A bulk bags’ design works with a connecting system to reduce spillage
To be fair, most of the dust in a process can be traced from a seemingly empty bag and not from the filling or unloading of the bags. As the nature of unloading a bulk bag doesn’t always clean out every bit of product every time, excess material can get caught in folds in the supersack. Dust then accumulates. While every bulk bag is a little different, most are made out of poly fiber and some have features that work in tandem with an unloader to minimize product spillage.
“Liners” can be placed on the inside of a bulk bag so that material doesn’t directly touch the bag. Occasionally these liners are even sewn in to avoid sliding. This way, dust is kept on the inside between the liner and the bag.
Some bags have shoelace ties sewn into them that can be tied on. Other bags just utilize a wire tie or zip tie to seal the outlet. No matter what the situation, folding and tucking the end of a bulk bag significantly reduces the chances that material or dust will escape the bag.
Once a big bag’s outlet is closed and pulled over the inner pipe of an AZO big bag connecting system, it is clamped firmly in place by a manually lowered pressure disc. Any product that does escape the bag during unloading is returned by an annular gap between inner and outer pipes.
AZO’s double-pipe design on a big bag connecting system
Maintaining plant safety requirements also address dust and spillage concerns
Avoiding various risks during material handling operations will ultimately come down to maintaining a company culture around great maintenance and safety. Preventing ambient dust altogether is a difficult feat, but the risks associated with dust accumulation make these maintenance and safety considerations critical. As workers bring items in, some amount of ambient dust is inevitable. Still, good housekeeping and effective air quality control within the building will reduce these concerns.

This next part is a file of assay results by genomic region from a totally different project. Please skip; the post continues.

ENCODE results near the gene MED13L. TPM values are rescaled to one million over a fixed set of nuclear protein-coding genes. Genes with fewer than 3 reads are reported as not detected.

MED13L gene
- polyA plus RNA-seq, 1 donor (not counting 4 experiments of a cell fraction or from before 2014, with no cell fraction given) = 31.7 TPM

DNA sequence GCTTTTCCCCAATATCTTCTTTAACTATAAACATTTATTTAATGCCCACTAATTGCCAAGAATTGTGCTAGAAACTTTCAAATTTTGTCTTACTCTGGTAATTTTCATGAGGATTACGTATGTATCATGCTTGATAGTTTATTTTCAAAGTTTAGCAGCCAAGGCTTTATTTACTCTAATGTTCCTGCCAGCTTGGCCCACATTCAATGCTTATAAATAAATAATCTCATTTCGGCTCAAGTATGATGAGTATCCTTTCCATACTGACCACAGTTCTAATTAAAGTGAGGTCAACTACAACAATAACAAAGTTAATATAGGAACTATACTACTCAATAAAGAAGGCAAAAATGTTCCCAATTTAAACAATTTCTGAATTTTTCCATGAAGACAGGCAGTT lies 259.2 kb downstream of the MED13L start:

It’s also generally helpful to keep sanitation equipment near operations and to ensure that they always meet requirements of sanitation. For instance, just as a home vacuum cleaner will need to be emptied frequently, a Shop-Vac will also need to be regularly emptied.
As operators seldom have any standard routine for checking the hundreds of bulk bags contained in a warehouse, and the occasional bag mishaps are an accepted possibility, it is always critical to take precaution when handling big bags on a big bag unloader. Spills happen, but the proper precautions and effective reactions will minimize the costs of these events to the company both in time and money. A quality unloader will then pick up the slack for the rest of the process to maintain the product where it needs to be.
If you have specific questions about robust and long-lasting bulk bag unloaders built by AZO, don’t hesitate to take a look at our configurator or bulk bag unloader buying guide. You can also contact our sales team for more essential information regarding ingredient automation.